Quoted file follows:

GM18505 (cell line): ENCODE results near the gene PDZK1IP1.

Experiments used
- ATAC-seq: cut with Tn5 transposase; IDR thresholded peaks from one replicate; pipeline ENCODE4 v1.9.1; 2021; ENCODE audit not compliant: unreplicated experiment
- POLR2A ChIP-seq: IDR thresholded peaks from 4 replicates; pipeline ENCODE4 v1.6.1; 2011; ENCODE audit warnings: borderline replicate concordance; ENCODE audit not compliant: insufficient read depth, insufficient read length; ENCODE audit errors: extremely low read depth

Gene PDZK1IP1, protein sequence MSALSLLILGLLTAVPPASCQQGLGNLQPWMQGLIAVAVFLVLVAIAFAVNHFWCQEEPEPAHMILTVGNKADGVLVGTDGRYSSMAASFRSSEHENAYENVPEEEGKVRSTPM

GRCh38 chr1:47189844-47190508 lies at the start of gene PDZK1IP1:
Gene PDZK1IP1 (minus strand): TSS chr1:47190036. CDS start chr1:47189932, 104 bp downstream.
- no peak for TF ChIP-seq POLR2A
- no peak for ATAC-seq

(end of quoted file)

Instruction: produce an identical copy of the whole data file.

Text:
GM18505 (cell line): ENCODE results near the gene PDZK1IP1.

Experiments used
- ATAC-seq: cut with Tn5 transposase; IDR thresholded peaks from one replicate; pipeline ENCODE4 v1.9.1; 2021; ENCODE audit not compliant: unreplicated experiment
- POLR2A ChIP-seq: IDR thresholded peaks from 4 replicates; pipeline ENCODE4 v1.6.1; 2011; ENCODE audit warnings: borderline replicate concordance; ENCODE audit not compliant: insufficient read depth, insufficient read length; ENCODE audit errors: extremely low read depth

Gene PDZK1IP1, protein sequence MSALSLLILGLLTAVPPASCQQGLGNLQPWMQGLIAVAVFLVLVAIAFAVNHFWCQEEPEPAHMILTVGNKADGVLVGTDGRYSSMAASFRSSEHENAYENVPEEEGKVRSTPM

GRCh38 chr1:47189844-47190508 lies at the start of gene PDZK1IP1:
Gene PDZK1IP1 (minus strand): TSS chr1:47190036. CDS start chr1:47189932, 104 bp downstream.
- no peak for TF ChIP-seq POLR2A
- no peak for ATAC-seq